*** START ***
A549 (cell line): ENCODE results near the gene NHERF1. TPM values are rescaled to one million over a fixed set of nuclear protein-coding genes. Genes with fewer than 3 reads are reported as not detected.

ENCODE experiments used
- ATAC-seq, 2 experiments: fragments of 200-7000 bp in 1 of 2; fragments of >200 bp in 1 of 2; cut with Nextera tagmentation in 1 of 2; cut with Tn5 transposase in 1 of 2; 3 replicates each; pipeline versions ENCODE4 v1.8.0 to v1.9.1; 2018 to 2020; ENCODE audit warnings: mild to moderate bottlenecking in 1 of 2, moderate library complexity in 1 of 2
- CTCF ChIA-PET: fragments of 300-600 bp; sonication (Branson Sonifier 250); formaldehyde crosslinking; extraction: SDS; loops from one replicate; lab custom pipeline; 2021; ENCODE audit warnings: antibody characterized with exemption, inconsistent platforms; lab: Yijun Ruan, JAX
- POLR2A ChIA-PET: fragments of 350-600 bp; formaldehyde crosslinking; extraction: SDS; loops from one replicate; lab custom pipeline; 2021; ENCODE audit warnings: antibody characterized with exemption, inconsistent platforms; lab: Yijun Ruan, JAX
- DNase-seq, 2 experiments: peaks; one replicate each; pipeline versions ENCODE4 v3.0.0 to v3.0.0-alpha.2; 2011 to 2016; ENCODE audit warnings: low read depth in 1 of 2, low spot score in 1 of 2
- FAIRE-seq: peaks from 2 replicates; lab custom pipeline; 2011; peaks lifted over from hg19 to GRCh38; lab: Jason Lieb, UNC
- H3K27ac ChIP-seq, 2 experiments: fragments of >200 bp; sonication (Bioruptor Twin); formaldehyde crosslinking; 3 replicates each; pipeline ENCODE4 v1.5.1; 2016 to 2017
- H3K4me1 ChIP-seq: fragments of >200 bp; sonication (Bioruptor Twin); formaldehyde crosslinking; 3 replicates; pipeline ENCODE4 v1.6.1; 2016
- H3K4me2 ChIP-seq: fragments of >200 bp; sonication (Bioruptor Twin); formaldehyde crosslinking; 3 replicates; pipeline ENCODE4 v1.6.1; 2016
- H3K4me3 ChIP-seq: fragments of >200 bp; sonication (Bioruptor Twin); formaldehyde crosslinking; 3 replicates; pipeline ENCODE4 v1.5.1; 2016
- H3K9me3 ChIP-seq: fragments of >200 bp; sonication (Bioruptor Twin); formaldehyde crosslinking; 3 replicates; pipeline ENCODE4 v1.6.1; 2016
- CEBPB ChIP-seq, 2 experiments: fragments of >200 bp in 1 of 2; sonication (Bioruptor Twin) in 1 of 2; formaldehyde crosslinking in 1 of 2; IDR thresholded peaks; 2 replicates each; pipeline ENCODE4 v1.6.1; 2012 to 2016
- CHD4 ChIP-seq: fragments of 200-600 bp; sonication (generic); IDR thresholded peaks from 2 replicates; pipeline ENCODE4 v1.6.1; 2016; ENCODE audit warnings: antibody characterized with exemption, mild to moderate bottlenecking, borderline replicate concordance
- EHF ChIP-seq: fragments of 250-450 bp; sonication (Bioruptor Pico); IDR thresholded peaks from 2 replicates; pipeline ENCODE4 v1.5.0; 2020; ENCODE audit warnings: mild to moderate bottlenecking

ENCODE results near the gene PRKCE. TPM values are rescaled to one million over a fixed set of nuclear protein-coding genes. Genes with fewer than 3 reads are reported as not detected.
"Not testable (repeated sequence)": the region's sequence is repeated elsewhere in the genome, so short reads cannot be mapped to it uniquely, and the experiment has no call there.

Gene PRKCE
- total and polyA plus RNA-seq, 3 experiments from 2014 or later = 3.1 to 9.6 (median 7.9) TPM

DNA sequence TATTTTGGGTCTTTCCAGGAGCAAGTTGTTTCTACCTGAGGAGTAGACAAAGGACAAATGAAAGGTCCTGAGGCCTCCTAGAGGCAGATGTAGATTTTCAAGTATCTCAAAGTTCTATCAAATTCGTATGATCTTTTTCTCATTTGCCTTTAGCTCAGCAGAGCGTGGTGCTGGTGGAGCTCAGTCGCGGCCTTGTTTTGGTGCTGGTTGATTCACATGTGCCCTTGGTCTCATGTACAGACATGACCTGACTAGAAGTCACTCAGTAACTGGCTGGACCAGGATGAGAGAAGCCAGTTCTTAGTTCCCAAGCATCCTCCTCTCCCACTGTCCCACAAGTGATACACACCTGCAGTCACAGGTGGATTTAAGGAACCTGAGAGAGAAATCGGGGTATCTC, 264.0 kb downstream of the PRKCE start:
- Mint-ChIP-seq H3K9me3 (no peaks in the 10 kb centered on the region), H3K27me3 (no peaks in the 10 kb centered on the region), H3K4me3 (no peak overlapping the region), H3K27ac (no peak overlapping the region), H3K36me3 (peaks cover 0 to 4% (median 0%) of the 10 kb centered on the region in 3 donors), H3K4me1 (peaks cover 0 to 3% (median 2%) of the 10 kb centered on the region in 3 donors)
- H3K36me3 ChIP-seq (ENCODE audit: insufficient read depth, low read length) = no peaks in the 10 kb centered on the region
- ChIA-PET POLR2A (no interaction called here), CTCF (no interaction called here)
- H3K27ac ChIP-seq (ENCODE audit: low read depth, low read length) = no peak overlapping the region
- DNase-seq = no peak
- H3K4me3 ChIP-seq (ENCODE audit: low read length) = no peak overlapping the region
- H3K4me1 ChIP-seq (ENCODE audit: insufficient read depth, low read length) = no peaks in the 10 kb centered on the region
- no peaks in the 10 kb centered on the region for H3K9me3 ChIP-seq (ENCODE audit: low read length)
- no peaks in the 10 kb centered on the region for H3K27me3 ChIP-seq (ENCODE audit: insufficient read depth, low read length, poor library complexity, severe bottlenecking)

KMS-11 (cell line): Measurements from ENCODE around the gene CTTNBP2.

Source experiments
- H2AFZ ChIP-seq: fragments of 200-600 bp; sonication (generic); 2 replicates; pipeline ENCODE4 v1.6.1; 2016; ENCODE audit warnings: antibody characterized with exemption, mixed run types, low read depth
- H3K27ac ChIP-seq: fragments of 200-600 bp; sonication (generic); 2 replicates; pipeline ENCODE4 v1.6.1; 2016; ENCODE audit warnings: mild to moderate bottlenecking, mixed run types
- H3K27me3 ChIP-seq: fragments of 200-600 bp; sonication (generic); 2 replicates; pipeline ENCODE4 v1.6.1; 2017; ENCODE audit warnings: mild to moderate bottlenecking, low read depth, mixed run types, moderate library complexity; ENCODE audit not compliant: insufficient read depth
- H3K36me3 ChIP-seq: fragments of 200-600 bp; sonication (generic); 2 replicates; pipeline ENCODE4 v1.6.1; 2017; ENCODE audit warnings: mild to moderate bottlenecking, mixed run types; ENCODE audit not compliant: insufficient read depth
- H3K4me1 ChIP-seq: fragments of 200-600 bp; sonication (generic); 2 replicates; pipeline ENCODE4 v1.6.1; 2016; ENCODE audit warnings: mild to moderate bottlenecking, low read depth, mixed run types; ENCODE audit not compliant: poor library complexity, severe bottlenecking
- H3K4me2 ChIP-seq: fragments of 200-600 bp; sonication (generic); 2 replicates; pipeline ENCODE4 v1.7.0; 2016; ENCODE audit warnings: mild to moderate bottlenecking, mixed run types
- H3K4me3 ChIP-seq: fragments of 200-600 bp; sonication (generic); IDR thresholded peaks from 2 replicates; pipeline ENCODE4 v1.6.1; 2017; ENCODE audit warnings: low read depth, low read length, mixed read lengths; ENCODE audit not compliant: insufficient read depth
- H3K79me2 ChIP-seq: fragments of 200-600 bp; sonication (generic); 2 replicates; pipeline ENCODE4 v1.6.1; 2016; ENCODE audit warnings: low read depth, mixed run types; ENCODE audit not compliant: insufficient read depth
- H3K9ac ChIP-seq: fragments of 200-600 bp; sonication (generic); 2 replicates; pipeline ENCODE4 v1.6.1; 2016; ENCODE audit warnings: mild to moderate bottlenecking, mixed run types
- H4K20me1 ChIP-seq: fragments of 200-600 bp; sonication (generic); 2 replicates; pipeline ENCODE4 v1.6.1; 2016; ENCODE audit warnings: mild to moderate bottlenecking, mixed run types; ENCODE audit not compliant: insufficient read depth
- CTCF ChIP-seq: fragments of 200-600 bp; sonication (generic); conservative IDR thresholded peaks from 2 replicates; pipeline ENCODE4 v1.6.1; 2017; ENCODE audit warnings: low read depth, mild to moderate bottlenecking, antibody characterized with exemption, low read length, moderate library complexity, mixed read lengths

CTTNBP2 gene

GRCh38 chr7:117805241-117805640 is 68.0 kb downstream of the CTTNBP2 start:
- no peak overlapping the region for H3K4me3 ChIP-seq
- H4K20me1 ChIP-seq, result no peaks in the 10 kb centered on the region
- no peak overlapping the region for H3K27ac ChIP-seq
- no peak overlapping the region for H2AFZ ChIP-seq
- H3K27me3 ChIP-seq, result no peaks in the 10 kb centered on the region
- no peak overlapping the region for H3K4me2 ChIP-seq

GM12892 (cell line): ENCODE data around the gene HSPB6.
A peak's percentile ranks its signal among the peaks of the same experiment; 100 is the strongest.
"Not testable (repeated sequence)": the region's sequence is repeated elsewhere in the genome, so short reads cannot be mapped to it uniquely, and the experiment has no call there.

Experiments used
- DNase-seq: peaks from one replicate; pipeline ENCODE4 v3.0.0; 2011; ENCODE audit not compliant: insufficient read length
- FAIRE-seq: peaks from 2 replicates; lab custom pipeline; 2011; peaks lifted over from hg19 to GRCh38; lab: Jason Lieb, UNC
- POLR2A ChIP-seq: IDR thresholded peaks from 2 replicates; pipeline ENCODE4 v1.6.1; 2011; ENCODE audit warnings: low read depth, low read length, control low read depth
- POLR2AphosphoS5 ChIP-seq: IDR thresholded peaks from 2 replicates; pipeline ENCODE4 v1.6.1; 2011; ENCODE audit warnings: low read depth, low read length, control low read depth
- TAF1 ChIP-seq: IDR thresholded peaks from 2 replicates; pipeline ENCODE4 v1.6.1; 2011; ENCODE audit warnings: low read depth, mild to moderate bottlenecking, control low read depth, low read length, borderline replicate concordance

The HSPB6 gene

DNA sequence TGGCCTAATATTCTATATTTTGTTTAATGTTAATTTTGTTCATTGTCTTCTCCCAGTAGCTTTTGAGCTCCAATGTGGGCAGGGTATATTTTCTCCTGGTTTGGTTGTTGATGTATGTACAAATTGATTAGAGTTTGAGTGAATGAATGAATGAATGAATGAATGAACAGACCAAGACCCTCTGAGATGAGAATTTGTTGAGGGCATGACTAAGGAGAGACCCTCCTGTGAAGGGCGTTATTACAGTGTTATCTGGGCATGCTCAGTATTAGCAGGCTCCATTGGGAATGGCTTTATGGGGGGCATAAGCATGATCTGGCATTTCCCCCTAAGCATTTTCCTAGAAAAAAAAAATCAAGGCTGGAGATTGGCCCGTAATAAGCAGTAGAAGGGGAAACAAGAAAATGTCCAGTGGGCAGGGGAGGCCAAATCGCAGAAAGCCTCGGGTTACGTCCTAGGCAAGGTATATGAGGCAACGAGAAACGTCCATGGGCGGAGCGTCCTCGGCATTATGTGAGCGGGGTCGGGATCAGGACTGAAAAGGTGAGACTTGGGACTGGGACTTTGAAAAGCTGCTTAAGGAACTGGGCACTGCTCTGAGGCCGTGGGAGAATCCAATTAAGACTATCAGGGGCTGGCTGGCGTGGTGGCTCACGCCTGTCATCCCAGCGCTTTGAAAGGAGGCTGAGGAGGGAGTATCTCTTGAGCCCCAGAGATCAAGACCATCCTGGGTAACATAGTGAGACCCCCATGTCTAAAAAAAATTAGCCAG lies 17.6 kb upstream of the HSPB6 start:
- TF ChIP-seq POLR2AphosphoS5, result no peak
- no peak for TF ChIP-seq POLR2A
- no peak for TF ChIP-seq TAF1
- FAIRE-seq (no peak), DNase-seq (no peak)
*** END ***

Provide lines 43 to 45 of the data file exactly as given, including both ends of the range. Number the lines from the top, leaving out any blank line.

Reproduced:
CTTNBP2 gene

GRCh38 chr7:117805241-117805640 is 68.0 kb downstream of the CTTNBP2 start:
- no peak overlapping the region for H3K4me3 ChIP-seq